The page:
Today is a disappointment. It was supposed to be a warmish with some sun; instead, it is cloudy with a chilling wind. I do have to go out this afternoon as it is dump day, and I also need a few groceries. Maddie disappeared this morning before I could give her her meds, but she was easy to find. She is upstairs sleeping on a guest room bed. Maddie hasn’t eaten much, but at least she has eaten something.

When I first moved into my house, I had a desk, a TV and a studio couch, all in one room. In the kitchen I had two pots, a frying pan and a toaster oven. I didn’t even have a fridge for the first few days. Though the mortgage was half my month’s salary, I remember sitting in the sun on the small farmer’s deck in a hand-me down blue lawn chair thinking I owned the world.

Last night the house was dark except for the candles in the windows and a few others in the living room. I love my house by candlelight. It feels alive and filled with warmth. I wait a long time before I turn on a light.

I remember learning to tie my shoes though I don’t remember how old I was. My mother taught me how. We sat in the living room, and she tied the shoelaces over and over again as I watched. When it was my turn, I kept tying the laces so loosely the bow wouldn’t hold, but I kept on until I finally mastered the task. My shoes, though, were always loose, and I had to keep retying the laces. It took a while before I figured how to make the bow tight.

I think of kids today with their velcro shoes, never needing to be tied, their digital watches which show the time in 4 digits so kids never learn quarter or half past or any time words and their computers which take away the need to learn cursive writing. I don’t know if those skills are really all that important any more, but I know they were milestones when I was growing up. I remember feeling so proud and accomplished I wanted everyone to know. Hey, world, here I am a kid who can tell time, tie a shoe and write my name.

“The farther we’ve gotten from the magic and mystery of our past, the more we’ve come to need Halloween.”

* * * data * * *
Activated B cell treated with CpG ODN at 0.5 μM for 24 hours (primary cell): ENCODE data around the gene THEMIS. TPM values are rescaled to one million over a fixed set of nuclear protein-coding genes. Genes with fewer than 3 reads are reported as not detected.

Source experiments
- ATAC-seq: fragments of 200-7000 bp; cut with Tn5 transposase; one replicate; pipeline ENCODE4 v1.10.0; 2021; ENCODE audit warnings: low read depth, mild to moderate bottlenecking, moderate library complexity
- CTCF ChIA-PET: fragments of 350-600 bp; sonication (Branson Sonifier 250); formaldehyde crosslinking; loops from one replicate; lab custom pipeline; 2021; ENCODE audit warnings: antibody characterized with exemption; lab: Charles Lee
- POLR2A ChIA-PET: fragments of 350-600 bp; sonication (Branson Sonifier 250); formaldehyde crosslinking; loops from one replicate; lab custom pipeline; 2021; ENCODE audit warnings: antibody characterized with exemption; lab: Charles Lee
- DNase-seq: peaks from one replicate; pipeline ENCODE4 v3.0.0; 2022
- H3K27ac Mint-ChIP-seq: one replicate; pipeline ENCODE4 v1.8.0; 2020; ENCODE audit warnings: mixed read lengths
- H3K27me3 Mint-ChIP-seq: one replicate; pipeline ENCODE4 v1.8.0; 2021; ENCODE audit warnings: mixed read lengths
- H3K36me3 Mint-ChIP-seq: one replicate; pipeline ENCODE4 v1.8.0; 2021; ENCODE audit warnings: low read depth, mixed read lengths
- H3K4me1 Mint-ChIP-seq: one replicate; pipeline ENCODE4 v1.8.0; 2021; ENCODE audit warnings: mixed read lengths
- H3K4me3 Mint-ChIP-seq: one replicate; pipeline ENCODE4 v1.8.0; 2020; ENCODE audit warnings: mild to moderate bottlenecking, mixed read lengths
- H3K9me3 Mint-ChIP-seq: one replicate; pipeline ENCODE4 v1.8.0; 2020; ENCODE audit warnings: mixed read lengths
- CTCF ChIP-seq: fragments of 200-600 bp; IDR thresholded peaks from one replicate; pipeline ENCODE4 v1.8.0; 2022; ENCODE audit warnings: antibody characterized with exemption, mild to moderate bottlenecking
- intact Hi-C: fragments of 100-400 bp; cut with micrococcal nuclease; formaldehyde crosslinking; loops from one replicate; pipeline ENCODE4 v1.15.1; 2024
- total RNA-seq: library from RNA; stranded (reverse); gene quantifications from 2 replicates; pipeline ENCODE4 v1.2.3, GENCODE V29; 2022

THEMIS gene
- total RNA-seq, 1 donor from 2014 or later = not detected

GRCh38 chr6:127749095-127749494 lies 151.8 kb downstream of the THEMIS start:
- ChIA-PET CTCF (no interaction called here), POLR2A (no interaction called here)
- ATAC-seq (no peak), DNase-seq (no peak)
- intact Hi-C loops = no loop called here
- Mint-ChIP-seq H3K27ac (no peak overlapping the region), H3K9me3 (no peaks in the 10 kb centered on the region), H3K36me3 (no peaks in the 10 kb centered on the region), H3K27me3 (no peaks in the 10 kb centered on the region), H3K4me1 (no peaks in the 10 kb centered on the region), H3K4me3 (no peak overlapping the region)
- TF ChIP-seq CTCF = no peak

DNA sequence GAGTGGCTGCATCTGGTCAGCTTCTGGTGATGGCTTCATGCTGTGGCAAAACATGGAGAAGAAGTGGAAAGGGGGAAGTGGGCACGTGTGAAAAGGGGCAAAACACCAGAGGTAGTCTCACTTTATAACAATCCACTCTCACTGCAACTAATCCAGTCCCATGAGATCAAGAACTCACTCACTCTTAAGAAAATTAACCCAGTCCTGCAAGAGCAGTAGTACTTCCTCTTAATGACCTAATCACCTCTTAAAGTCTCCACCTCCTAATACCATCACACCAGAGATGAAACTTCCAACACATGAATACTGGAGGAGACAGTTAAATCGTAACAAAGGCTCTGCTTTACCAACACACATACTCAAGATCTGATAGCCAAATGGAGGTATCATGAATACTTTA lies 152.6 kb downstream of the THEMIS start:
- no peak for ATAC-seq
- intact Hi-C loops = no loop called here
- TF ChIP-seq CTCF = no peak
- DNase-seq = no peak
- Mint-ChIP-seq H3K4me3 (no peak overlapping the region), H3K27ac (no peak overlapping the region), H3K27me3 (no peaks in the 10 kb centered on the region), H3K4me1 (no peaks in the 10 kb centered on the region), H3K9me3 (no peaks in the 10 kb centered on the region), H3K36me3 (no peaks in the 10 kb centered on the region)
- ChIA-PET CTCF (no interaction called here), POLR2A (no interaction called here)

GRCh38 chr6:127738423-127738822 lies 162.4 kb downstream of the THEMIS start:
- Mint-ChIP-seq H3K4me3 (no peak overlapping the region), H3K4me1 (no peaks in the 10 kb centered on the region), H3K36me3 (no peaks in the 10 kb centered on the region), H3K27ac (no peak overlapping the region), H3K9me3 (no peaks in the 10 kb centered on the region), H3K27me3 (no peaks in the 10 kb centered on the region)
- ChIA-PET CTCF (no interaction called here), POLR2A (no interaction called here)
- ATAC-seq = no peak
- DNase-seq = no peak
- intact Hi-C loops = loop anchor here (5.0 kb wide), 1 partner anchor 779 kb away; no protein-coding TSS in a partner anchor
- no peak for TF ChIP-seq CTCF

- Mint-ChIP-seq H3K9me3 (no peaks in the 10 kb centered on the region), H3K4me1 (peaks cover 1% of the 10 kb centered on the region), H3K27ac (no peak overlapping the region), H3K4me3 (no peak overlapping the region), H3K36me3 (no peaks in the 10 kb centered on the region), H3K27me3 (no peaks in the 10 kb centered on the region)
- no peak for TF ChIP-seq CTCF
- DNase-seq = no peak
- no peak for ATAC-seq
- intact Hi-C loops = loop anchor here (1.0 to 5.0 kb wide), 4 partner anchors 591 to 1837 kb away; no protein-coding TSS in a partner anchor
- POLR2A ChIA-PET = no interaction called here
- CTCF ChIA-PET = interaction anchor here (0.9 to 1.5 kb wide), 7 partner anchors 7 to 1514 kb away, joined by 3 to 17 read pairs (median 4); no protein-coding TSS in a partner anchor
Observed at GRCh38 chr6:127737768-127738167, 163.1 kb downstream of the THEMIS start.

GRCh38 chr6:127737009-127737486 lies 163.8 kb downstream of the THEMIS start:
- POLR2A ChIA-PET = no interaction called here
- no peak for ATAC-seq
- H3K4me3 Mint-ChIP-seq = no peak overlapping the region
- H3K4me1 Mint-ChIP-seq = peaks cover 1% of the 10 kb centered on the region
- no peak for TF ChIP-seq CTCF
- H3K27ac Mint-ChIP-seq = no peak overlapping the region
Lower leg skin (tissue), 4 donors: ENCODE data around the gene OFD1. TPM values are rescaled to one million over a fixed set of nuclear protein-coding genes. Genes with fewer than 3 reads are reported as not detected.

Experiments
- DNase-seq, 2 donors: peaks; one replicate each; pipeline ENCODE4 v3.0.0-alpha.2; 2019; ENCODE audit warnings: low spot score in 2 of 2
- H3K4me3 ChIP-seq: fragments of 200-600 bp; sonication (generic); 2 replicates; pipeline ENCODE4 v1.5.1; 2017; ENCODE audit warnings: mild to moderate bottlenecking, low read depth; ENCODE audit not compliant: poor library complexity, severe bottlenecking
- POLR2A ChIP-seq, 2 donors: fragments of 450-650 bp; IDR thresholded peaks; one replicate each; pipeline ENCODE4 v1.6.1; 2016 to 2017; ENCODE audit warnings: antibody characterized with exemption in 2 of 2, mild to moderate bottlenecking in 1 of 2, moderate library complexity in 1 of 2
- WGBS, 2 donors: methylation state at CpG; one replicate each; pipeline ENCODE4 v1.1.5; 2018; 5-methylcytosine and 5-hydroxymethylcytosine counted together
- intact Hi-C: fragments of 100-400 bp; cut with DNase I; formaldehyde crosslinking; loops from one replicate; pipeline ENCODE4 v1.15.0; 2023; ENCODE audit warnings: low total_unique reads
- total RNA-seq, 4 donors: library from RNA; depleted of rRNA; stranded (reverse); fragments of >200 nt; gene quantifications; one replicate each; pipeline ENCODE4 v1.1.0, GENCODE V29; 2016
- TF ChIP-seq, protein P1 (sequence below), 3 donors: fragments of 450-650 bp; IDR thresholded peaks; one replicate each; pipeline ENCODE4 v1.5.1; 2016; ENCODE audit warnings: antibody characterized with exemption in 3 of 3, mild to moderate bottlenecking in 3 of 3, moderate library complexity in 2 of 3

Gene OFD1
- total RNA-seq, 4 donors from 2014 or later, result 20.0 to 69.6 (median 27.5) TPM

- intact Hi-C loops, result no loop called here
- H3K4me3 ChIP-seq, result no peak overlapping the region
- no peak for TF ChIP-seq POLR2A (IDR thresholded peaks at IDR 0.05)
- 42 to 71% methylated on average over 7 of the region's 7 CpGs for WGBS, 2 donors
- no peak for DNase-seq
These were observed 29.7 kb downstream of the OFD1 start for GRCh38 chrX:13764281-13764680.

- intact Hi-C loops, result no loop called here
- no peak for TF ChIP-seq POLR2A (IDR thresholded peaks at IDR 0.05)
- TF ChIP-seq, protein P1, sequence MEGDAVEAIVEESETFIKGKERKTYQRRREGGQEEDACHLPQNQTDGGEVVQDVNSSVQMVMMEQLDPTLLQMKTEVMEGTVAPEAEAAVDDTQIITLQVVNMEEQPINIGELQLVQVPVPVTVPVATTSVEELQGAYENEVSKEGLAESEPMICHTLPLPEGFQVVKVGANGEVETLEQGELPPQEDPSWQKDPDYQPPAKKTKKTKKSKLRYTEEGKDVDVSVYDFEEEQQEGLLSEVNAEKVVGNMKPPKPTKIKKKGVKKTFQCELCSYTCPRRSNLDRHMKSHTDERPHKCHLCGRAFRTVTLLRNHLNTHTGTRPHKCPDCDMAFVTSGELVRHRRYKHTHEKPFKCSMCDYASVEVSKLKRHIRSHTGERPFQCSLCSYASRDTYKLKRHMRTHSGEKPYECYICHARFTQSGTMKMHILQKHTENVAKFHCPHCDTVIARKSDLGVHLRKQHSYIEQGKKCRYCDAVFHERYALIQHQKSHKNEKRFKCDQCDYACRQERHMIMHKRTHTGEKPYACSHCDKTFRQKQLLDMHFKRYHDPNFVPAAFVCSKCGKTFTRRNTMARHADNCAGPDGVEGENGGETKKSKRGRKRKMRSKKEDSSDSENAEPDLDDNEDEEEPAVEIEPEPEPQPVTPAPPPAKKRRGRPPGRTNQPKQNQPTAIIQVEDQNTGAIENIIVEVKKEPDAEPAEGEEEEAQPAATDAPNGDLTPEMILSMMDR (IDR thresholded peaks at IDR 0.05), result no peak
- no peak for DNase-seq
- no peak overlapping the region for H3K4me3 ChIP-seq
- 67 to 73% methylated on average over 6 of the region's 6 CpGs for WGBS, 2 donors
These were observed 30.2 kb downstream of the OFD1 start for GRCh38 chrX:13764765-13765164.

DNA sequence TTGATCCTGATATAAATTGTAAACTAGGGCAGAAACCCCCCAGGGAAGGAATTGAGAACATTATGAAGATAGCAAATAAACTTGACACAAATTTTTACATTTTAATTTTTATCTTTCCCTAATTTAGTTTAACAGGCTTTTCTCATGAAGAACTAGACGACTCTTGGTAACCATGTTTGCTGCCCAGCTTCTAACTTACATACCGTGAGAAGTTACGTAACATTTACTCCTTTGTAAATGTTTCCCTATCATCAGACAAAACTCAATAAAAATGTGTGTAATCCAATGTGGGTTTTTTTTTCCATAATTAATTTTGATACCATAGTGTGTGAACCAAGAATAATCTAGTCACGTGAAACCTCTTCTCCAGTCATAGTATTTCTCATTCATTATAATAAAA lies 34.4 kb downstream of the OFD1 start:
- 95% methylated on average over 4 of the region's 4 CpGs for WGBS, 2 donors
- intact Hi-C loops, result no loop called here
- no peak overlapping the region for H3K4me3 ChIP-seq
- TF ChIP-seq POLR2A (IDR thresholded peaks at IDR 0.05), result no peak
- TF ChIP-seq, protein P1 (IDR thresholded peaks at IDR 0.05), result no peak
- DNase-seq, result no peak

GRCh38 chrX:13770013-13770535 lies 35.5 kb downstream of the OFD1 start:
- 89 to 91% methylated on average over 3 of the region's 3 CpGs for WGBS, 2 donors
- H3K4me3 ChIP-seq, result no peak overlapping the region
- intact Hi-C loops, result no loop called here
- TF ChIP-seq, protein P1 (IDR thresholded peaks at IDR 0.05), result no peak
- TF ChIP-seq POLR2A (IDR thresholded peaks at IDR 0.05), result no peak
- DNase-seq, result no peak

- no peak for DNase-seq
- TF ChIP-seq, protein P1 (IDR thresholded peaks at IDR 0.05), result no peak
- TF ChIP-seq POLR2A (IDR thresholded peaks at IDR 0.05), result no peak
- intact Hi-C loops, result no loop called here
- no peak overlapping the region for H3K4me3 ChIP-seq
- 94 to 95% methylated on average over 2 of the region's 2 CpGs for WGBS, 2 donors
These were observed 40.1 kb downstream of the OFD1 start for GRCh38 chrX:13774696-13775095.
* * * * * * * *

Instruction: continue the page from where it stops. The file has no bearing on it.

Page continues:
October 22, 2017

My back is pure misery. I grab things so I can move from room to room. I keep wishing for a Star Trek doctor with his medical tricorder to knock at the door and with one button take the pain away. I guess I’ll just have to keep wishing.

We are again blessed with a warm, sunny day. The house is even cooler than outside. The blue sky is striking. I figure I’ll make my way to the deck in a bit to enjoy the day.

When I was a kid, we always carved pumpkins. I loved to pull out what we always called the pumpkin guts. Every year the pumpkins looked the same when we were done. They had triangle eyes and a triangle nose and a wide grin with a few teeth up and down. The pumpkins went on the front steps. We’d put in real candles and light them. The wind was always blowing them out, but we’d keep lighting them. There is something magical about lit pumpkins grinning in the darkness.

We loved being afraid, not actually afraid but afraid of scary stories we knew weren’t real. My dad told great stories. We all know the hook. I swear it is a universal story. Small parts of it change, but the hook is always on the car door.

I remember walking on the sidewalks and seeing my shadow. It looked tall and eerie this time of year. Add the sound of my footsteps, and I’d keep an eye out to make sure I wasn’t being followed. I never was, but my imagination worked overtime. Ghosts flew.

I still love the old black and white horror movies. They were always on this time of year. When Dracula hid his face with his cape, we knew, without seeing it, that he was about to bite some poor victim. Renfield was one of my favorite characters. He’d do his master’s bidding and eat flies to keep up his strength. Bela Lugosi had the best voice. Frankenstein wasn’t as scary as Dracula. The doctor’s creation never really had a chance. One of my favorite scenes is when the villagers carrying torches and pitchforks follow their dogs to where the monster is. I always felt bad for Larry Talbot who turns into the Wolfman. His fate was decided by Bela, the Gypsy. I still love these movies. Lots of blood and slashers do nothing for me.

I am resting my back today, not that I need an excuse to be a sloth.

“With mirth and laughter let old wrinkles come.”

August 14, 2017

Gracie wanted out close to seven this morning so out we went. I was surprised at how cool it was. When she wanted out again, it was close to ten. I was surprised at how warm it had gotten. My house, though, still feels cool from the AC last night. I wanted to open doors this morning to all that cool air, but all I could hear from my neighbor’s yard was the beep-beep machinery makes when it goes backwards. Shutting the door helped, but I still had trouble getting back to sleep with all the noise, but I did manage. I’m a good sleeper.